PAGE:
The Heart Hospital Of Bakersfield L.L.C. is a hospital in Bakersfield, California, United States.

Heart Hospital of South Dakota
The Heart Hospital of South Dakota is a hospital in Sioux Falls, South Dakota, United States.

Heart Hypertrophy
Hypertrophy or enlargement of the heart.

Heart Injuries
General or unspecified injuries to the heart.

Heart Injury
General or unspecified injuries to the heart.

Heart Lung Bypass
Diversion of the flow of blood from the entrance of the right atrium directly to the aorta (or femoral artery) via an oxygenator thus bypassing both the heart and lungs.

Heart Lung Bypass Machine
A machine that oxygenates the blood and circulates it throughout the body during surgery.

Heart Lung Transplantation
The simultaneous, or near simultaneous, transference of heart and lungs from one human or animal to another.

Heart Massage
Rhythmic compression of the heart by pressure applied manually over the sternum (closed heart massage) or directly to the heart through an opening in the chest wall (open heart massage). It is done to reinstate and maintain circulation. (Dorland, 28th ed)

Heart Massages
Rhythmic compression of the heart by pressure applied manually over the sternum (closed heart massage) or directly to the heart through an opening in the chest wall (open heart massage). It is done to reinstate and maintain circulation. (Dorland, 28th ed)

Heart Mitochondria
The mitochondria of the myocardium.

Heart Mitochondrion
The mitochondria of the myocardium.

Heart Monitor
An electrocardiography machine designed to monitor heart function continuously.

Heart Murmur
Abnormal heart sounds heard during auscultation caused by alterations in the flow of blood into a chamber, through a valve, or by a valve opening or closing abnormally. They are classified by the time of occurrence during the cardiac cycle, the duration, and the intensity of the sound on a scale of I to V.

Heart Murmurs
Abnormal heart sounds heard during auscultation caused by alterations in the flow of blood into a chamber, through a valve, or by a valve opening or closing abnormally. They are classified by the time of occurrence during the cardiac cycle, the duration, and the intensity of the sound on a scale of I to V.

Heart Muscle
The muscle tissue of the HEART composed of striated, involuntary muscle known as cardiac muscle.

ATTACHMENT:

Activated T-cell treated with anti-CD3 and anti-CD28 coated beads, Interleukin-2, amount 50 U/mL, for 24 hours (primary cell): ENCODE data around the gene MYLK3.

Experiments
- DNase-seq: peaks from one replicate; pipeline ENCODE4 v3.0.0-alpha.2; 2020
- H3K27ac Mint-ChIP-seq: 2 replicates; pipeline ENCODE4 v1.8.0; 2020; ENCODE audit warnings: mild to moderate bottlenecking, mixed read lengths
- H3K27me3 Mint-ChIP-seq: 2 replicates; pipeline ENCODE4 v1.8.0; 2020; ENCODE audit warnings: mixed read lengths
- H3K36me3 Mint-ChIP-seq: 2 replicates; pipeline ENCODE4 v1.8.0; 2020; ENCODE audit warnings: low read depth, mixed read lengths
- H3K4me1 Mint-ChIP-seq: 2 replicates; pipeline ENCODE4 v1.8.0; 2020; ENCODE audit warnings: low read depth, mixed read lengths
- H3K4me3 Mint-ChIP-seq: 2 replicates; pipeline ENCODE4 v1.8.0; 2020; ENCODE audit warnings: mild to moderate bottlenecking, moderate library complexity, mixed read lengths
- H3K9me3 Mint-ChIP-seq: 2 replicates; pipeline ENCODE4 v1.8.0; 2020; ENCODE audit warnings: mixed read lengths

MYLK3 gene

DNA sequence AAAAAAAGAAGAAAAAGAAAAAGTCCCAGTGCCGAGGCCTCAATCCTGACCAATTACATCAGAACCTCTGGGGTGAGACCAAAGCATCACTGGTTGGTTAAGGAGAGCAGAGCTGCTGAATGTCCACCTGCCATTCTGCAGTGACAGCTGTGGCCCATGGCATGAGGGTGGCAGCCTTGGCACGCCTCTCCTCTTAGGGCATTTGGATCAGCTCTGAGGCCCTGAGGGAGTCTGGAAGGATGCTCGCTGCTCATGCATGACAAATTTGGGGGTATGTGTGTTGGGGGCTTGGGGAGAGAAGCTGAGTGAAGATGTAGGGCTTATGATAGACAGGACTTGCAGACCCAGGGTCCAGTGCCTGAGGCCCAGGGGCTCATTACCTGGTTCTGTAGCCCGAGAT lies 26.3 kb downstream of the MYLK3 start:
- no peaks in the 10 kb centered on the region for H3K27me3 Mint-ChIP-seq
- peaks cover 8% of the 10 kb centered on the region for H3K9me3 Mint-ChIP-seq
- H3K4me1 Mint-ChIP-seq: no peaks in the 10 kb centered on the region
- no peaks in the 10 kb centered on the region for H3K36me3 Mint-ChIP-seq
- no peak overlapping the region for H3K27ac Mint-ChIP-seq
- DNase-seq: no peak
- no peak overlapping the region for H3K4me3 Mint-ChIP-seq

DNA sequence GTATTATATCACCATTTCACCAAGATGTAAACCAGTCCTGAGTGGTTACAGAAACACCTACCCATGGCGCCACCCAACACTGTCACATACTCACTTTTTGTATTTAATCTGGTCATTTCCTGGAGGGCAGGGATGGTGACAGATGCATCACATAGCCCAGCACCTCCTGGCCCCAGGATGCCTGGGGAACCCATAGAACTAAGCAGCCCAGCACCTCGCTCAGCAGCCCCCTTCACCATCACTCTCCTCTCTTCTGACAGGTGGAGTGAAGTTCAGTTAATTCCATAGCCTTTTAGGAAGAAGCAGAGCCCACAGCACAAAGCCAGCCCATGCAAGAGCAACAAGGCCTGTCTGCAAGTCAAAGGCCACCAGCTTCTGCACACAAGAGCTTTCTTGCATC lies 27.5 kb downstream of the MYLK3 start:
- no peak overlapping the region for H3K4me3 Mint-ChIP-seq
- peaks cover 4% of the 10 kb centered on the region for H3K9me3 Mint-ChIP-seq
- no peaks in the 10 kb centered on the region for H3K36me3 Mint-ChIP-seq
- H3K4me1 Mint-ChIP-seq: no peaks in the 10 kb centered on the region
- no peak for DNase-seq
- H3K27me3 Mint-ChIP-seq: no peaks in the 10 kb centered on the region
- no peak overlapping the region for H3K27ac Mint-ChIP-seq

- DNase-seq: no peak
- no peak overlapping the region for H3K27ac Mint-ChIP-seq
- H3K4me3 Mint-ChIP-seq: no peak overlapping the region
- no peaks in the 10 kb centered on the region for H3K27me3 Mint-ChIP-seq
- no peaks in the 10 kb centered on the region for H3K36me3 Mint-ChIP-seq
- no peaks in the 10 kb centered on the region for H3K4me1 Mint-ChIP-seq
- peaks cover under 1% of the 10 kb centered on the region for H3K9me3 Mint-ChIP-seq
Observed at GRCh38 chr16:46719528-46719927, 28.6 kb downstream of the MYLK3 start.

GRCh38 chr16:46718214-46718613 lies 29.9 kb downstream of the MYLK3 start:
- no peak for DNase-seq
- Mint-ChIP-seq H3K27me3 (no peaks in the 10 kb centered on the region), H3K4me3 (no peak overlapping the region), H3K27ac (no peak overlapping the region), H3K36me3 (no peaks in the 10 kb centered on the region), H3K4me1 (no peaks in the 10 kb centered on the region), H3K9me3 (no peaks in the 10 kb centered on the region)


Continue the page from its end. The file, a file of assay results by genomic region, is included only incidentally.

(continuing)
Heart Muscles
The muscle tissue of the HEART composed of striated, involuntary muscle known as cardiac muscle.

Heart of America Medical Center
Heart of America Medical Center is a hospital in Rugby, North Dakota (USA).

Heart of Tampa
Heart of Tampa is a hospital in Hudson, Florida (USA).

Heart Rate, Fetal
The heart rate of the fetus. The normal range at term is between 120 and 160 beats per minute.

Heart Rates, Fetal
The heart rate of the fetus. The normal range at term is between 120 and 160 beats per minute.

Heart Rupture
Laceration or tearing of the walls of the heart, of the interatrial or interventricular septum, of the papillary muscles or chordae tendineae, or of any of the valves of the heart. Rupture may be due to a variety of pathological entities, however, the majority are secondary to myocardial infarction (HEART RUPTURE, POST-INFARCTION).

Heart Rupture, Post Infarction
Rupture of the heart after myocardial infarction.

Heart Rupture, Post-Infarction
Rupture of the heart after myocardial infarction.

Heart Rupture, Traumatic
General or unspecified injuries to the heart.

Heart Ruptures
Laceration or tearing of the walls of the heart, of the interatrial or interventricular septum, of the papillary muscles or chordae tendineae, or of any of the valves of the heart. Rupture may be due to a variety of pathological entities, however, the majority are secondary to myocardial infarction (HEART RUPTURE, POST-INFARCTION).

Heart Ruptures, Post-Infarction
Rupture of the heart after myocardial infarction.

Heart Ruptures, Traumatic
General or unspecified injuries to the heart.

Heart Septa
The thin membranous structure between the two heart atria or the thick muscular structure between the two heart ventricles.

Heart Septal Defect
Defects in the cardiac septa, resulting in abnormal communications between the opposite chambers of the heart.

Heart Septal Defects
Defects in the cardiac septa, resulting in abnormal communications between the opposite chambers of the heart.

Heart Septal Defects, Atrial
Defects in the septum between the atria of the heart, due to failure of fusion between either the septum secundum or the septum primum and the endocardial cushions.

Heart Septal Defects, Ventricular
Congenital defects in the septum between the cardiac ventricles, most often due to failure of the bulbar septum to completely close the interventricular foramen.

Heart Septum
The thin membranous structure between the two heart atria or the thick muscular structure between the two heart ventricles.

Heart Sound
The sounds heard over the cardiac region produced by the functioning of the heart. There are four distinct sounds: the first occurs at the beginning of systole and is heard as a ""lubb"" sound; the second is produced by the closing of the aortic and pulmonary valves and is heard as a ""dupp"" sound; the third is produced by vibrations of the ventricular walls when suddenly distended by the rush of blood from the atria; and the fourth is produced by atrial contraction and ventricular filling but is rarely audible in the normal heart. The physiological concept of HEART SOUNDS is differentiated from the pathological HEART MURMURS.